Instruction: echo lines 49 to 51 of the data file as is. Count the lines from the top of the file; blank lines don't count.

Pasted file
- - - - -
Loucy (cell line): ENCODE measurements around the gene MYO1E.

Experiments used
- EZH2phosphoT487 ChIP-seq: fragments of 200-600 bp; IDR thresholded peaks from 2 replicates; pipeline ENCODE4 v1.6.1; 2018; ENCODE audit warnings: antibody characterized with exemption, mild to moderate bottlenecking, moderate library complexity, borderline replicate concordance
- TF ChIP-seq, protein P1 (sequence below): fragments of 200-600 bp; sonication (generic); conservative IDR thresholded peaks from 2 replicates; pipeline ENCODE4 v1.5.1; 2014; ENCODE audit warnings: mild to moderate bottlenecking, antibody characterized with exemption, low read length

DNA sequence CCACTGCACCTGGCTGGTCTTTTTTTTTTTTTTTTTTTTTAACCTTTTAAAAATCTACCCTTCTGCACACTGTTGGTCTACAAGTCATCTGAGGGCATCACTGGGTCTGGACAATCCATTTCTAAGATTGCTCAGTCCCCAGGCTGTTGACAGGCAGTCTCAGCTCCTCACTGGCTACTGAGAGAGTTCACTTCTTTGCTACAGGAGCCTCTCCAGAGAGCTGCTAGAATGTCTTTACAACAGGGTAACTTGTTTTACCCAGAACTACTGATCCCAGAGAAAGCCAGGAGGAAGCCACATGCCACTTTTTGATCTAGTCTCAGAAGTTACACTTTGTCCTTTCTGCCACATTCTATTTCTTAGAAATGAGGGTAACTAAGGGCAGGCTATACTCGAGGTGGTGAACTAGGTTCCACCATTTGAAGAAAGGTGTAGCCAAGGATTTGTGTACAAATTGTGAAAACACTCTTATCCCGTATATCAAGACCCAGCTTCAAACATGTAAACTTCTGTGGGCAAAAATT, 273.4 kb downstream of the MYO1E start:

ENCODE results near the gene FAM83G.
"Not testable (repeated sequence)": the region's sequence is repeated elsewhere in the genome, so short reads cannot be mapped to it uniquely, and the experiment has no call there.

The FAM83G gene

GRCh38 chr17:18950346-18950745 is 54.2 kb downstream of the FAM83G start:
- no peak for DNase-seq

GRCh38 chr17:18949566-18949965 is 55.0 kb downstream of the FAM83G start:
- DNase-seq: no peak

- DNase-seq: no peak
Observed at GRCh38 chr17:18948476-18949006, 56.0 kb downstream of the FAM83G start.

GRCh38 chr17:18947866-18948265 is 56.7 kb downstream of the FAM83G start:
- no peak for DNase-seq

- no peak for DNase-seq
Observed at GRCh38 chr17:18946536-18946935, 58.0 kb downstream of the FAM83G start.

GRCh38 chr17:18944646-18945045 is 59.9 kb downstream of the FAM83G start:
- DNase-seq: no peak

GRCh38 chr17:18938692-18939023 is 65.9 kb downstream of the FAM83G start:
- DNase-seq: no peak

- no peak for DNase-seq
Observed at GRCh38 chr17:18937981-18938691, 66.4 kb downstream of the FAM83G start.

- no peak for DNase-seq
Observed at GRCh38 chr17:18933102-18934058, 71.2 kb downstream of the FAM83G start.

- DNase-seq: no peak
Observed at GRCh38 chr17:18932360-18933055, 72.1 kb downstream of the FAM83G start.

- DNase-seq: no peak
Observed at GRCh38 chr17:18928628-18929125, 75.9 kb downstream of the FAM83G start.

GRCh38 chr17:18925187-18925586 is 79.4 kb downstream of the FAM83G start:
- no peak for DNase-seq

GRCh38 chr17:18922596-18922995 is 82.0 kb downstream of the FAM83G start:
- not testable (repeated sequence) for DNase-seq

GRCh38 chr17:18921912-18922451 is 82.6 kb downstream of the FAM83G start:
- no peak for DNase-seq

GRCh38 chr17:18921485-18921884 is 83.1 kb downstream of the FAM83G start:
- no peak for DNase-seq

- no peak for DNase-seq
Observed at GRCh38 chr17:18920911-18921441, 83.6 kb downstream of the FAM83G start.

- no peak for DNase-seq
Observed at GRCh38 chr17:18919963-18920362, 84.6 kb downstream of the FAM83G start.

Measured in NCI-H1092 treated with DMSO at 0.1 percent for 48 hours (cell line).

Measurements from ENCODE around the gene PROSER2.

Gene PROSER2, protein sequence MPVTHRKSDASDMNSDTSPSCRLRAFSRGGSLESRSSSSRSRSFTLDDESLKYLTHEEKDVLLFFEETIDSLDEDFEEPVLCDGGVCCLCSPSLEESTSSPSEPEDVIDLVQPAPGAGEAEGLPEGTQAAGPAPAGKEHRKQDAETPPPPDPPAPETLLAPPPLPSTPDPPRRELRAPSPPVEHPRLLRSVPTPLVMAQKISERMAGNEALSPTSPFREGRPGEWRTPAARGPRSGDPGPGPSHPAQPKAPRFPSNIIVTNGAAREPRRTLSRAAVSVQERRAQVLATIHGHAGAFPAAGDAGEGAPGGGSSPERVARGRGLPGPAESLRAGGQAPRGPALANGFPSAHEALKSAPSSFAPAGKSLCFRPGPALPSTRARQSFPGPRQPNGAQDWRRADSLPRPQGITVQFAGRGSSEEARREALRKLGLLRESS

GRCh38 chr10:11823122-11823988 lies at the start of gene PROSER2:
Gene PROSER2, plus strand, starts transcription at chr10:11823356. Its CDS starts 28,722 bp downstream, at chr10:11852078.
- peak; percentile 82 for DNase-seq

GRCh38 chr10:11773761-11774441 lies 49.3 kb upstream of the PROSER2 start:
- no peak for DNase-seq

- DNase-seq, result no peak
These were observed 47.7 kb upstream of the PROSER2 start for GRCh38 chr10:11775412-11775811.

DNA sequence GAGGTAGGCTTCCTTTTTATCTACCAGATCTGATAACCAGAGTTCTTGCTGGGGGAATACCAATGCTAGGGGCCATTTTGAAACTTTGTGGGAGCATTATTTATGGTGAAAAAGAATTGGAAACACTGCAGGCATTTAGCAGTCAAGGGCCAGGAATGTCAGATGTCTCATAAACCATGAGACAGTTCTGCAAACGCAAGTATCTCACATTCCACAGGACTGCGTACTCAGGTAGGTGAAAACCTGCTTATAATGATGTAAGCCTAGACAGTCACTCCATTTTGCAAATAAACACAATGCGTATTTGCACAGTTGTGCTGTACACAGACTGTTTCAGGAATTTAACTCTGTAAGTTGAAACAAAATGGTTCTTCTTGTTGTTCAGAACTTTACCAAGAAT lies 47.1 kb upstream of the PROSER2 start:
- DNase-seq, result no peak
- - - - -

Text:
GRCh38 chr10:11773761-11774441 lies 49.3 kb upstream of the PROSER2 start:
- no peak for DNase-seq

- DNase-seq, result no peak